The hot spring is not by the waterfront, it's up on a hillside, about a quarter mile from the ranch. This same guy also told us that there' only one campsite up there and no potable water. We decided to go up there and check it out. The trail is pretty steep, but short, and passes by the aforementioned campsite. It's small indeed, room for one or two tents.
We left out packs and headed up to the small grove where the trail dead-ends on the side of the hill. The thermal water flows from high in the rocks and it's channeled into the big tub that must have been installed many years ago. The smell of sulfur is pretty strong, and usually I'm relatively sensitive to strong smells, but I got used to it in no time.
After checking out the tub quickly, we returned to our packs and unpacked everything we could. We decided to camp here, but as there was no water, we headed down to the ranch again with the almost empty packs and filled up everything we had. Then back up the hill again, set camp and cook dinner. A small fox showed up, looked longingly at our food, but as he got nothing, scurried away.
By the time we finished eating, it was dark, and we got our bathing gear (well, towels) and walked up to the tub. It was a perfect evening. Clear and windless, not very cold. We got into the pool around 7pm and stayed until almost 11pm. It was lovely. The water is perfect, and you can adjust your temperature by moving closer or farther from the inlet. If I felt too hot, I just stood up and cooled off a bit. Nobody else showed up, so we had total solitude and were sitting around naked. Just as those people said, the tub was clean, with only a few dried leaves floating about. Even years later, I still consider this one of the most relaxing experiences I ever had.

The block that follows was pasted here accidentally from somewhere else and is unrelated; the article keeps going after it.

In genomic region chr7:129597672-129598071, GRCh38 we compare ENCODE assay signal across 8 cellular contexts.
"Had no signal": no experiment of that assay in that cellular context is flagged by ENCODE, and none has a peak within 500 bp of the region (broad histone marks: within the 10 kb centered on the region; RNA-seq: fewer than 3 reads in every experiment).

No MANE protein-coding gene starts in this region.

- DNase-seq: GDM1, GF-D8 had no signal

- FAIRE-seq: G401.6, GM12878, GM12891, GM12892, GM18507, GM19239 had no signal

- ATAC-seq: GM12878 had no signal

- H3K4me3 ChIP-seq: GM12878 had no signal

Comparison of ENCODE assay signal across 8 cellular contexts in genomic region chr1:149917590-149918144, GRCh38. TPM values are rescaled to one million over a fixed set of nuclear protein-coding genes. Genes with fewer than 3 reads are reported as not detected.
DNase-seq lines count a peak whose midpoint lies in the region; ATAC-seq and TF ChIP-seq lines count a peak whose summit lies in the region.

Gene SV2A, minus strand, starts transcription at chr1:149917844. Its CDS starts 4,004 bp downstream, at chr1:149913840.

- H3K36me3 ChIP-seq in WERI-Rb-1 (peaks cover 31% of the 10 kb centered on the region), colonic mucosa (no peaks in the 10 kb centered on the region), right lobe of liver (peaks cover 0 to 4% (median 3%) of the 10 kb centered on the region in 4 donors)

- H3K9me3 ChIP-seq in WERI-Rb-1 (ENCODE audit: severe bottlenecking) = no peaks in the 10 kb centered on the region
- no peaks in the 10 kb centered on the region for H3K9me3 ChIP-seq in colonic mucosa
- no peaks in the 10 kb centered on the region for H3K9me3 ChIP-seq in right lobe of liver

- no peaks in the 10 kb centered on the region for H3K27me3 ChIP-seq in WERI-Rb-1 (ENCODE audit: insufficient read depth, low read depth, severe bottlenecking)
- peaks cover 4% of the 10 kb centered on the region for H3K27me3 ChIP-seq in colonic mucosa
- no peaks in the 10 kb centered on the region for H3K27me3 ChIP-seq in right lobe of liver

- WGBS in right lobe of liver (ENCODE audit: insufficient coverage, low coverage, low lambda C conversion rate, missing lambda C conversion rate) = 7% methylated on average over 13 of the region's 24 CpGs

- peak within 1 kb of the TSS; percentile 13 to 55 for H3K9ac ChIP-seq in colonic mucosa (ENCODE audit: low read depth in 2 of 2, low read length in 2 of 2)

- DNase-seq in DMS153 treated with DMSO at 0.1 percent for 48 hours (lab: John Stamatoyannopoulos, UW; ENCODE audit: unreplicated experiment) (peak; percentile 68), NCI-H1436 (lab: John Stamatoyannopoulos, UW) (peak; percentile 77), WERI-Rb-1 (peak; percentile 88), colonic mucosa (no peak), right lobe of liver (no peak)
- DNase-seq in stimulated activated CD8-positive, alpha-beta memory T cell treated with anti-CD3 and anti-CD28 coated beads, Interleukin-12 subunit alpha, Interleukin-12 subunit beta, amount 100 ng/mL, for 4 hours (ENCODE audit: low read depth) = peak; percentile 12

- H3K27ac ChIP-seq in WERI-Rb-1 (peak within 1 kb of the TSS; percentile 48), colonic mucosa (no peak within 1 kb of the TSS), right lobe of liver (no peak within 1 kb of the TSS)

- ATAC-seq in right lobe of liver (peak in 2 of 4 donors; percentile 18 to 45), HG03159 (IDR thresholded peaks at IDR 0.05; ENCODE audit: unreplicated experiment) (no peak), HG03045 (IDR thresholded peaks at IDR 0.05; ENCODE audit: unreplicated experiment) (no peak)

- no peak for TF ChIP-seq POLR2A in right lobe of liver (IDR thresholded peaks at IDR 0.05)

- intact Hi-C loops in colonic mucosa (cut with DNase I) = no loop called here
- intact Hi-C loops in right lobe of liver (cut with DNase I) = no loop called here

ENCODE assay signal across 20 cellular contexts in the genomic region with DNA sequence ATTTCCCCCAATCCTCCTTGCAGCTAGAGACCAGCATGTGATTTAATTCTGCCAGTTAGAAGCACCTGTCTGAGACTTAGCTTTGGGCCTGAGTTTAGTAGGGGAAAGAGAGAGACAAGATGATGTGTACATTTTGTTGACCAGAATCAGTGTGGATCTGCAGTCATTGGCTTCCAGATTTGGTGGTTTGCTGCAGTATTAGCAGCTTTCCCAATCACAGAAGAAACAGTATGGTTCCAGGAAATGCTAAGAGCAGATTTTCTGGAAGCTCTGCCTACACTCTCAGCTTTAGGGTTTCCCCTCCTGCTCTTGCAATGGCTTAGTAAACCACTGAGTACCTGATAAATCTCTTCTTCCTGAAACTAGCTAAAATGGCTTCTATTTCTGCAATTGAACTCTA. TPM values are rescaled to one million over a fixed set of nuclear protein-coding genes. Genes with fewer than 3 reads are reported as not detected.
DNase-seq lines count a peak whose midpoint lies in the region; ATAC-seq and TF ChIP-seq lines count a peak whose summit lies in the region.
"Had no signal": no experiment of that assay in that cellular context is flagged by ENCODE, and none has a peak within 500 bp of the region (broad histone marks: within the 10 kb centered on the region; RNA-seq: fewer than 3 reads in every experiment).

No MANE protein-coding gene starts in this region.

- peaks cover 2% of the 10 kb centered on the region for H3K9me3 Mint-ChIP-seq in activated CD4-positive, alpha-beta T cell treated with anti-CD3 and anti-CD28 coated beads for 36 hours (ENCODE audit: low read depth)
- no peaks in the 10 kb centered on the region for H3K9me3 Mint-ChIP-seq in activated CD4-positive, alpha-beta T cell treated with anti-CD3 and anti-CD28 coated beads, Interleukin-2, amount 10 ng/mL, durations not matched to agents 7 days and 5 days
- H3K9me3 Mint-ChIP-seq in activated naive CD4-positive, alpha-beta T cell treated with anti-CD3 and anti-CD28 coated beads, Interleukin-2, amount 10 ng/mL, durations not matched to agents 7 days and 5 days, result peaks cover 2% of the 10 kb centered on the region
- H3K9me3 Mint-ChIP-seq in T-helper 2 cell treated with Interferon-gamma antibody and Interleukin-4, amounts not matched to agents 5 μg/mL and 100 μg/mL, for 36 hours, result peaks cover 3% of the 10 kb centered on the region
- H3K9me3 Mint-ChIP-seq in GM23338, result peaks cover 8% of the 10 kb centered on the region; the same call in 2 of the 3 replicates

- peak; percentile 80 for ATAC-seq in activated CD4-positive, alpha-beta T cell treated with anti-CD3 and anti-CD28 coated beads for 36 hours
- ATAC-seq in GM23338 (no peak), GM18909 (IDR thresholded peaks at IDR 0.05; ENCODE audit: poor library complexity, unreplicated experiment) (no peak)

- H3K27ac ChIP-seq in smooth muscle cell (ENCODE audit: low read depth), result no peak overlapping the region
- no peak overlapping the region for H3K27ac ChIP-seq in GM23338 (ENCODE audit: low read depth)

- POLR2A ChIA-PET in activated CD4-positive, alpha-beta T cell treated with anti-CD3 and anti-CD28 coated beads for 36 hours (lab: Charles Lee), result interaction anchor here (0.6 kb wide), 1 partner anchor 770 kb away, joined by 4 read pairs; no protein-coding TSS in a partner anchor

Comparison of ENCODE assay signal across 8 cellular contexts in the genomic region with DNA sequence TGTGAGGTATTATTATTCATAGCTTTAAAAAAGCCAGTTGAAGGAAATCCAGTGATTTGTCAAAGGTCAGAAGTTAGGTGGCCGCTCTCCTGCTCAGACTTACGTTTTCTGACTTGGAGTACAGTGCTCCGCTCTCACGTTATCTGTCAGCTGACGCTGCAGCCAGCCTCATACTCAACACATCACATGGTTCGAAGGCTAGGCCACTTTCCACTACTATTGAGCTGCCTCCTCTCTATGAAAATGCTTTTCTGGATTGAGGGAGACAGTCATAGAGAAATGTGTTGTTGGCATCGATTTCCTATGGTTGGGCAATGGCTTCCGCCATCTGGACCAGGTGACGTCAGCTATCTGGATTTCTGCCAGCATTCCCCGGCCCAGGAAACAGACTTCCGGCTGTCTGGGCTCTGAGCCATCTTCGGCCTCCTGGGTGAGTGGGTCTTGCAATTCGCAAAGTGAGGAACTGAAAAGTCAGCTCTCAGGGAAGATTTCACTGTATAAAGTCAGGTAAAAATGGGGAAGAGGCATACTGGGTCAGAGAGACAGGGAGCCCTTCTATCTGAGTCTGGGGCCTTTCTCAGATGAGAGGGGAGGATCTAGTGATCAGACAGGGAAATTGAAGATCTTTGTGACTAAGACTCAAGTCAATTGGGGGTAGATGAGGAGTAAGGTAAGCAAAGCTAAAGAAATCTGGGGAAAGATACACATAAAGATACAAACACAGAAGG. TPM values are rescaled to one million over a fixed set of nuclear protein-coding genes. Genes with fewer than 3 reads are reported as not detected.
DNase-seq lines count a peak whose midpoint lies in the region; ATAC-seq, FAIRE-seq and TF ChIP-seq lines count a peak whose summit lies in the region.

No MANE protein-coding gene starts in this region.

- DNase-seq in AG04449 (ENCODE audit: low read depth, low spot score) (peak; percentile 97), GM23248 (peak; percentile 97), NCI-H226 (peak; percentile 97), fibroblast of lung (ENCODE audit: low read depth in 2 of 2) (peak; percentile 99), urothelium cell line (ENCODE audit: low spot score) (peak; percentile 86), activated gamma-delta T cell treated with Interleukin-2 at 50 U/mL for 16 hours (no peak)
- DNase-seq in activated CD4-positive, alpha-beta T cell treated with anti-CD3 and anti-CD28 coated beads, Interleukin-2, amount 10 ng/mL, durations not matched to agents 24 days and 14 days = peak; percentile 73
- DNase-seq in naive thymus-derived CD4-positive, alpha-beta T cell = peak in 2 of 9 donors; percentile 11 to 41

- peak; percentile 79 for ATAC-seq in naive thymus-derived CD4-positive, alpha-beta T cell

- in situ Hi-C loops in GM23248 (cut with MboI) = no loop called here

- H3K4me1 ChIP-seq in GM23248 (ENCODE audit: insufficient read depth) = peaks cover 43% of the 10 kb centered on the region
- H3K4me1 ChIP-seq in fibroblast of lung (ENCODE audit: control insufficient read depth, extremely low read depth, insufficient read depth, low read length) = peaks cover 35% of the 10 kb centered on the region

Finally, we had enough, got out, dried ourselves as best as we could and went to sleep.
The sulfur water does wonders to the skin and muscles, there was not even a hint of the usual joint and muscle sores we have after hiking. We slept like babies and only woke up after 9am. We contemplated taking another bath before leaving, but decided against it. We just went up there to take some decent daylight pictures, then packed up and left.
The hike back was very nice and uneventful. Taking our time and breaking for a long lunch at Bear Creek, it was past 3pm by the time we got back to the car. Now we understood why everybody smelled the way they did: the sulfur clings to your skin, then permeates your clothes and it's very hard to get rid of it. Even after two washes, our hiking shirts had a faint smell, despite that they never even got to touch the sulfur water, just our dry skin. It's not as bad as it sounds, though.
This place has become of favorite of ours, especially Sespe Hot Springs. If you're prepared, it can be a fantastic winter/spring backcountry outing. Crowds can be a problem, heat can be a problem (even in non-summer months), and though we got lucky each time, rain can be a real serious problem.